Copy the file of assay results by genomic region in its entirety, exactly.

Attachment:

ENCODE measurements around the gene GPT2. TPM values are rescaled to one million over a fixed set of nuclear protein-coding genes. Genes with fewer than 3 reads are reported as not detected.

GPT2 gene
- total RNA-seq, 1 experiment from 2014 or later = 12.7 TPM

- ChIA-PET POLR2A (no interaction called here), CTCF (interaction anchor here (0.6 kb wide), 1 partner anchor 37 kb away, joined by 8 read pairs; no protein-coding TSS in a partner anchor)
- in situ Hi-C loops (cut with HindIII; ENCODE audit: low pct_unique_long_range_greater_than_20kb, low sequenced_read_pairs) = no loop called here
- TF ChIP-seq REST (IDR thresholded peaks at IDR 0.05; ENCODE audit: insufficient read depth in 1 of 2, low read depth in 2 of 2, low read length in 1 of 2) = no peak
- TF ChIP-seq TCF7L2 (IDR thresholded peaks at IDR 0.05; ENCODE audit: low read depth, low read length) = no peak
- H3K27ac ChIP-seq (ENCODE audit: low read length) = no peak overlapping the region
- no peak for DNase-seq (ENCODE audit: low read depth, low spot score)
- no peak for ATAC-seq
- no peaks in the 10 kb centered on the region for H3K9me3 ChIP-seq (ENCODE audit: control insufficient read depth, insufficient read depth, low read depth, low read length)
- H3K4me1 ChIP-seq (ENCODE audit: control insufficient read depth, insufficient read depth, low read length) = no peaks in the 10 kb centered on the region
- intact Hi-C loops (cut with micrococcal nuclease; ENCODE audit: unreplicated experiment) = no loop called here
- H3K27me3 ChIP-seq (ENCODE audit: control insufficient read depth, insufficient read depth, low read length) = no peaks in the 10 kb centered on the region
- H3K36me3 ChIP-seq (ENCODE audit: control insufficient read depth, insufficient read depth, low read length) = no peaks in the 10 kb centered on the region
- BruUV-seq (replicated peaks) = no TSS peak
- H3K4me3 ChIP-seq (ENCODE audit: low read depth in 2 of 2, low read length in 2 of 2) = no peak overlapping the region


ENCODE measurements around the gene GPT2. TPM values are rescaled to one million over a fixed set of nuclear protein-coding genes. Genes with fewer than 3 reads are reported as not detected.

GPT2 gene
- total RNA-seq, 1 experiment from 2014 or later = 12.7 TPM

- ChIA-PET POLR2A (no interaction called here), CTCF (interaction anchor here (0.6 kb wide), 1 partner anchor 37 kb away, joined by 8 read pairs; no protein-coding TSS in a partner anchor)
- in situ Hi-C loops (cut with HindIII; ENCODE audit: low pct_unique_long_range_greater_than_20kb, low sequenced_read_pairs) = no loop called here
- TF ChIP-seq REST (IDR thresholded peaks at IDR 0.05; ENCODE audit: insufficient read depth in 1 of 2, low read depth in 2 of 2, low read length in 1 of 2) = no peak
- TF ChIP-seq TCF7L2 (IDR thresholded peaks at IDR 0.05; ENCODE audit: low read depth, low read length) = no peak
- H3K27ac ChIP-seq (ENCODE audit: low read length) = no peak overlapping the region
- no peak for DNase-seq (ENCODE audit: low read depth, low spot score)
- no peak for ATAC-seq
- no peaks in the 10 kb centered on the region for H3K9me3 ChIP-seq (ENCODE audit: control insufficient read depth, insufficient read depth, low read depth, low read length)
- H3K4me1 ChIP-seq (ENCODE audit: control insufficient read depth, insufficient read depth, low read length) = no peaks in the 10 kb centered on the region
- intact Hi-C loops (cut with micrococcal nuclease; ENCODE audit: unreplicated experiment) = no loop called here
- H3K27me3 ChIP-seq (ENCODE audit: control insufficient read depth, insufficient read depth, low read length) = no peaks in the 10 kb centered on the region
- H3K36me3 ChIP-seq (ENCODE audit: control insufficient read depth, insufficient read depth, low read length) = no peaks in the 10 kb centered on the region
- BruUV-seq (replicated peaks) = no TSS peak
- H3K4me3 ChIP-seq (ENCODE audit: low read depth in 2 of 2, low read length in 2 of 2) = no peak overlapping the region